While showing your "best side" seems logical and fair enough, several problems arise when you exclusively show your best side:

            1) They don't believe you. Telling your audience that your product is perfect and has no flaws is simply not believable, even if it's true. Consumers are no strangers to marketing, so excessive self-praise can even lead many to believe you're actively hiding something, which causes them to DIS-trust you.

            2) The second problem with only showing your best side is that if people DO believe you, then you won't be relatable. If you're a coach and all your marketing is about how great you are, how great business is going, and how well-behaved your kids are, then many of your prospects will feel that you are not like them (that's bad), or some may even resent you out of jealousy.

            On the other hand, being up-front about your flaws and even competitors can do wonders to build trust, authority, and relatability. This doesn't mean that you should plaster your flaws everywhere, but make sure to sprinkle some phrases here and there to show that you and your business are human.

            A sophisticated client knows that there is good and bad in everything. If you present nothing but the good, he knows you're hiding the bad. He considers that lying and decided you cannot be trusted.

Robert McKee


8) Affinity

            Another way to build instant trust is with affinity, aka shared interests. Remember that people ultimately like and trust people LIKE THEMSELVES, which especially revolves around their interests.

            For example, if you're having a boring (but polite) conversation with someone at a party, and then you find out that they also have a German Shepherd or that they also love your favorite sports team, or share your birthday. Then, the entire dynamic changes and you suddenly like (and trust) them a lot more.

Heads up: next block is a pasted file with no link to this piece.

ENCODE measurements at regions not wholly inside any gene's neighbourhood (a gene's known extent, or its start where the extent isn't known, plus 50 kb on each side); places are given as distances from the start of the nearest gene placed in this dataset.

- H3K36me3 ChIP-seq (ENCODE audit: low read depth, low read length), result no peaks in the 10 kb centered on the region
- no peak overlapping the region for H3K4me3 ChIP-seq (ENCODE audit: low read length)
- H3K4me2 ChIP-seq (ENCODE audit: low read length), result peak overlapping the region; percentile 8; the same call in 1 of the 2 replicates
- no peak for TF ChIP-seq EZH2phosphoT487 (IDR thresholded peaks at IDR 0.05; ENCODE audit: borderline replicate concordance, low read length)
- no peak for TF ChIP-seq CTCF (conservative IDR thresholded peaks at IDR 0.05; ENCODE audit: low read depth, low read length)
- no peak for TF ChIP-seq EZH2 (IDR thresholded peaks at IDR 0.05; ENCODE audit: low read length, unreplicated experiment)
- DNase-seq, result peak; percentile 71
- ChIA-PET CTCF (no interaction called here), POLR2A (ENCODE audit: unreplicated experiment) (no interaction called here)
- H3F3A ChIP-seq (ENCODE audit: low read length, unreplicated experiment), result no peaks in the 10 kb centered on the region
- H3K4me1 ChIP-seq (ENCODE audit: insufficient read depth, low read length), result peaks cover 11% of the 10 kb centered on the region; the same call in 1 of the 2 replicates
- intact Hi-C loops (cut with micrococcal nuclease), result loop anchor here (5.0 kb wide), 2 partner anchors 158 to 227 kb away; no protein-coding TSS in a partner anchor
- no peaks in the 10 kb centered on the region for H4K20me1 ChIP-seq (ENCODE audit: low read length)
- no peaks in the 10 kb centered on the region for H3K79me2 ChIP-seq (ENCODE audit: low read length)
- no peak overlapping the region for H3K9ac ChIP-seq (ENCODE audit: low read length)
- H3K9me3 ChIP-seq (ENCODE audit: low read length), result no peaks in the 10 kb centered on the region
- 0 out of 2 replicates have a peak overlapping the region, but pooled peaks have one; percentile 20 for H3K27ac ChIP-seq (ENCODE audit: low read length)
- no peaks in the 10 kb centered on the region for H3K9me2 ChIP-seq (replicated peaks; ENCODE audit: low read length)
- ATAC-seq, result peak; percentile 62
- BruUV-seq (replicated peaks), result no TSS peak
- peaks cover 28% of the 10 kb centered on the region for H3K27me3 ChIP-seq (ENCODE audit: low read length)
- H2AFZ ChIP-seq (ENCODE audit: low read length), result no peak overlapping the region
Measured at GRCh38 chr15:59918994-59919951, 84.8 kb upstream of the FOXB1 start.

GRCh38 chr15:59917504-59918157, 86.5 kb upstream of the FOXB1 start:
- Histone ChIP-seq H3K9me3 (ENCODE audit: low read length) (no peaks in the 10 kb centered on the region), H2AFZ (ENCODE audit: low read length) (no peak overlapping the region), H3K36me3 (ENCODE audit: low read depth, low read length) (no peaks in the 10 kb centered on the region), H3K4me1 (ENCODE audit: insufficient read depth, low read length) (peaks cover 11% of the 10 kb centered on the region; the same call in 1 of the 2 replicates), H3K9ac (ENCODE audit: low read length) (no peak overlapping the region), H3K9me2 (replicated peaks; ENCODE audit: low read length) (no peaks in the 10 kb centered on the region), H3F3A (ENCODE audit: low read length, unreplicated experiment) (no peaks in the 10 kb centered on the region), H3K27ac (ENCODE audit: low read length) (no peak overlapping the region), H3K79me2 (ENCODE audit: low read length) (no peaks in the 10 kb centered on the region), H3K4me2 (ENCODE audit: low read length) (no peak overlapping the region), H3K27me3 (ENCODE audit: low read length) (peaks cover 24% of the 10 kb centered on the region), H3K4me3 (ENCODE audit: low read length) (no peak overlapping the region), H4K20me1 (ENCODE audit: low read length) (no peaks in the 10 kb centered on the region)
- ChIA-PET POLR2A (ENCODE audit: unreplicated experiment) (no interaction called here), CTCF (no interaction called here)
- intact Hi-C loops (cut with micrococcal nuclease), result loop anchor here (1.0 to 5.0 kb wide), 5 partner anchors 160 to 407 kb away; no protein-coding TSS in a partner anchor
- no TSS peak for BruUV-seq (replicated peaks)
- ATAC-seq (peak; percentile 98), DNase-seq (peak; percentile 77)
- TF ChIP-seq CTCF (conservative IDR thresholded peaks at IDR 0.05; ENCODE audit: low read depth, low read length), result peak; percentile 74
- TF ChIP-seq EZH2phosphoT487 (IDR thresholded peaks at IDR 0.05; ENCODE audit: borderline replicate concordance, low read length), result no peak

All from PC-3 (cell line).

These potentially shared interests and backgrounds can include sports teams, hometowns, goals, politics, favorite song/movie/car, and much more. Right or wrong, people instantly like and trust people who share their opinions, interests, and background so do what you can to throw out some bait.

            Anytime you talk about yourself in a speech, presentation, or whatever, throw out some bait to capture some of these groups. For example sprinkle in stories about that time you went snowboarding or to Bali or to that football game. Add in details of your hometown and quirky upbringing as well.

            Even if your audience/listener doesn't like your exact sports team or travel destination, they will see you as somewhat of an equal, and that you're in the coveted position of being "like them."

            The short story is that people like, trust, and actively seek out people who share their interests. it doesn't cost you anything extra to share a bit more about yourself to establish some common ground.

            Everybody is unconsciously looking for like-minded or comfortably similar folks to huddle with.

Dan Kennedy

No BS Guide to Trust-Based Marketing

7) Longevity 


I'd be ok with ending up like him